Lesson 3 — Doing things to stuff.

So far we've used only intransitive verbs, talking about how someone is doing something but not about how they're doing something *to* anything. gjâ-zym-byn has several different postpositions for marking the object of a verb, depending on exactly how it's logically related to the action of the verb.

swyŋ sin tyn-van kyl.
The box is on the desk.

swyŋ son kyl ĥy-i tyn-zô.
I put the box onto the desk.

kjĭ ĥy-i vâ-oŋ-zô râm.
The cat eats the mouse.

{ĥy-i} is one of the most common postpositions, marking the *patient* of a sentence; that is, a thing that already existed before the action described by the sentence, and which is physically affected in some way by that action.

Note also the difference between {tyn-van}, to be in a place, and {tyn-zô}, to put in place. There are a fair number of stems for which the {-van} verb is intransitive and the {-zô} verb is transitive.

Not all verbs involve physically affecting their objects:

num kâ-i rĭm-zô râm.
The cat is watching the wren.

râm pe num kâ-i rĭm-van.
I see the cat and the wren.

twâ-cu kâ-i lju-zô.
I am reading a book.

For objects of verbs of thinking, perception and feeling, we use the postposition {kâ-i}. With some verbs like this, the use of {-van} or {-zô} shows whether the perception is deliberate or just happens — like the difference between "see" and "look, watch, observe" here.


tĭw comfy chair
tĭw-mwĭl bed
kyl box, jar, bottle; any rigid container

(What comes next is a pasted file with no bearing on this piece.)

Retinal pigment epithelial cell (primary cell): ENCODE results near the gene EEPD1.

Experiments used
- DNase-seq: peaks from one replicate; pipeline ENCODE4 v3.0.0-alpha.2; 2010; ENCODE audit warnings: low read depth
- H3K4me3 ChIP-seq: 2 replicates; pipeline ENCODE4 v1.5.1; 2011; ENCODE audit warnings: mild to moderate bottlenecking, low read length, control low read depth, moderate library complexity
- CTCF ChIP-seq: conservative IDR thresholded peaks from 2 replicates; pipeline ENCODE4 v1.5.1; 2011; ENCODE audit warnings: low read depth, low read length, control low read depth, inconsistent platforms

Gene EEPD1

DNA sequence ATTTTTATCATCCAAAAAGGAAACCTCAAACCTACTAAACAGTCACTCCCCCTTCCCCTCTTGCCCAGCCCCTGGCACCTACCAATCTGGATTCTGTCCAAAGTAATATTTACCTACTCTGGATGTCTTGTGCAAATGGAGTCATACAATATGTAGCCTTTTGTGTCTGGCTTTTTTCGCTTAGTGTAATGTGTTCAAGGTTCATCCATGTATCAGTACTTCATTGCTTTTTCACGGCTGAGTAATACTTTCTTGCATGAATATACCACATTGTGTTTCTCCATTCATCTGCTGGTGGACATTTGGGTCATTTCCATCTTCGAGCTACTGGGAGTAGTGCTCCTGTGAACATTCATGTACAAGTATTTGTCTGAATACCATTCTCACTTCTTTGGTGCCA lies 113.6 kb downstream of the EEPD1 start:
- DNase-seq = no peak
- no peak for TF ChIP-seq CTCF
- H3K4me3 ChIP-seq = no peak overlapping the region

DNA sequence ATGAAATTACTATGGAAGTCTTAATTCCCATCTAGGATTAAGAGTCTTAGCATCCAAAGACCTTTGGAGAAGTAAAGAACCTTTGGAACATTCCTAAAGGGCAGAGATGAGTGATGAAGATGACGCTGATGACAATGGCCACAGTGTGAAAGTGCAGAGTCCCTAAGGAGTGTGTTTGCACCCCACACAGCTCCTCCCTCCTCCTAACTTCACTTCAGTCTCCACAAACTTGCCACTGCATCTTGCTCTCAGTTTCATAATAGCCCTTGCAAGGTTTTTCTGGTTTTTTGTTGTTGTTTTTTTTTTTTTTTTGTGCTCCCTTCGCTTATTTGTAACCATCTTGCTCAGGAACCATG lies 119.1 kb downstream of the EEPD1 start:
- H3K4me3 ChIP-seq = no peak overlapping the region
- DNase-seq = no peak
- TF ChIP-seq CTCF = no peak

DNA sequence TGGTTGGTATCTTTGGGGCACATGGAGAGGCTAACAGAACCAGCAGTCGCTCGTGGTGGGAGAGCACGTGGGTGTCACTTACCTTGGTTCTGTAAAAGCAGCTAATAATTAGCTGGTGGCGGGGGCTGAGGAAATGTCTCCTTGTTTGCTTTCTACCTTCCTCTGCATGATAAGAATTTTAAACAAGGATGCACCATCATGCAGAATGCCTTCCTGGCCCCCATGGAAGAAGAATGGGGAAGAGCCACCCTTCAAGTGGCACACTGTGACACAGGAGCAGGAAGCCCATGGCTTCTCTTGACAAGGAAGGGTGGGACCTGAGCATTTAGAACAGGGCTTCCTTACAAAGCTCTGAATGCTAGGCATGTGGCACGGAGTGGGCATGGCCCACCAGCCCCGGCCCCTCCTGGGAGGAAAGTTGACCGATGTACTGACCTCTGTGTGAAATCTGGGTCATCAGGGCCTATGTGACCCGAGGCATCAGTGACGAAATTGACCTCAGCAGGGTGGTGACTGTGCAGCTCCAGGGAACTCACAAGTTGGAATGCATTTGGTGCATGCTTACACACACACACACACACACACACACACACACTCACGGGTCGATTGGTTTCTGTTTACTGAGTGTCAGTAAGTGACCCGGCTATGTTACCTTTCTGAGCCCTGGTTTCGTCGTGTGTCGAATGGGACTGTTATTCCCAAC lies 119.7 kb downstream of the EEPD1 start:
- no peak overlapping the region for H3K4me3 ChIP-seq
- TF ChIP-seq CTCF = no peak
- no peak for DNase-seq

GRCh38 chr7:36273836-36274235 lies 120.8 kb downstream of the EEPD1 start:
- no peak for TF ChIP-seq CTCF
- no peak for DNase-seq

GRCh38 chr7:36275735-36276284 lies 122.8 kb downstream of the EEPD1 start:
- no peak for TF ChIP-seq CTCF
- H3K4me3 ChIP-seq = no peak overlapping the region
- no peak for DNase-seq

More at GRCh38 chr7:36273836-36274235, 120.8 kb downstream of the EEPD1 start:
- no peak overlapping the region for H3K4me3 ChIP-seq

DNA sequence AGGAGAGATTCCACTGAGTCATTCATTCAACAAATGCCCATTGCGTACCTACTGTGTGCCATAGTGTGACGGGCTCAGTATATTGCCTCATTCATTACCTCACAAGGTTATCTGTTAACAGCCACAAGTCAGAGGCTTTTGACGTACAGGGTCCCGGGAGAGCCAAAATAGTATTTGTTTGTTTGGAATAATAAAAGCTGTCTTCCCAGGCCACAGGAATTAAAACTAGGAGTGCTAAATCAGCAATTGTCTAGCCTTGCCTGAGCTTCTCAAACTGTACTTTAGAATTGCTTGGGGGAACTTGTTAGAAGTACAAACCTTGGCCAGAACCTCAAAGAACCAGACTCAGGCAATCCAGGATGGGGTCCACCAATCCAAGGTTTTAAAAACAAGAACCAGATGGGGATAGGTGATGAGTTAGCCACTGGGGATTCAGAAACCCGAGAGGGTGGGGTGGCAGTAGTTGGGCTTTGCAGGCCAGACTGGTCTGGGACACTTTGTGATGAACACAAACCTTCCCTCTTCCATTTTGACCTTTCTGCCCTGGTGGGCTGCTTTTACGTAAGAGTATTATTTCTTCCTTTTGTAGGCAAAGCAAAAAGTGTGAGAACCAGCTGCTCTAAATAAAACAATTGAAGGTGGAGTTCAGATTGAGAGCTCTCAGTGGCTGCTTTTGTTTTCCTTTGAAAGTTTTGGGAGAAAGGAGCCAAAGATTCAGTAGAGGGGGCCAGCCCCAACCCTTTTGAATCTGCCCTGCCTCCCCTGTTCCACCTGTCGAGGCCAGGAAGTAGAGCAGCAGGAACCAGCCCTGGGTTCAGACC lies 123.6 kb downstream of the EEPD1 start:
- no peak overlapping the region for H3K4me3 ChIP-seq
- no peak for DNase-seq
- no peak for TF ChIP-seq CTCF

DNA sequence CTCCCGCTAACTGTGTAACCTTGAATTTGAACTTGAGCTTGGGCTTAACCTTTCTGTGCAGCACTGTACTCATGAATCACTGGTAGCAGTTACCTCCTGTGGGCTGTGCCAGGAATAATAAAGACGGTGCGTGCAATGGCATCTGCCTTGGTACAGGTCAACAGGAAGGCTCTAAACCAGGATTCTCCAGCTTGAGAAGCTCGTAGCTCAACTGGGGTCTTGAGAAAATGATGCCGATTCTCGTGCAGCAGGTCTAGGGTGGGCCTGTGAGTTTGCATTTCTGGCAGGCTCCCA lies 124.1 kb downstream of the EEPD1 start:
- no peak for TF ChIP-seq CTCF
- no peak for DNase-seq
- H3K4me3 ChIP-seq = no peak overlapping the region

pwĭm water
twâ-cu book, written work
tyn-zô to put in place
rĭm seeing, vision
rĭm-van to see
rĭm-zox to look at
lju reading
lju-zô to read
kjĭ mouse
ĥy patient, thing acted on
ĥy-i patient postposition
kâ-i object of attention postposition


Translate into English:

  1. tĭw θo ruŋ-zô kjĭ.
  2. kyl iŋ tyn-van pwĭm.
  3. pwĭm ĥy-i vâ-oŋ-zô râm.
  4. tĭw-mwĭl son ruŋ-zô terij-ram.

Translate into gjâ-zym-byn:

  1. Ursula is in the comfy chair.
  2. Ursula is reading a book in the comfy chair.
  3. There are jars in the store.
  4. There is an oak tree in front of the house.

Here are some more root words. Would you ordinarily expect to use {-zô} or {-van} to make these into verbs? If you would normally use one, what do you think it might mean if you used the other?

ƴâ walking, running; moving with constant slight course corrections
ŝum floating (in air or on water, e.g.)
ku hearing
lym smell, taste
tru finding
frâ question
jĭlm open, turned on, active

Onward to Lesson 4...

Main {gjâ-zym-byn} index
Syntax and inflectional morphology
Derivational morphology
My conlang page
My home page

Last updated November 2015.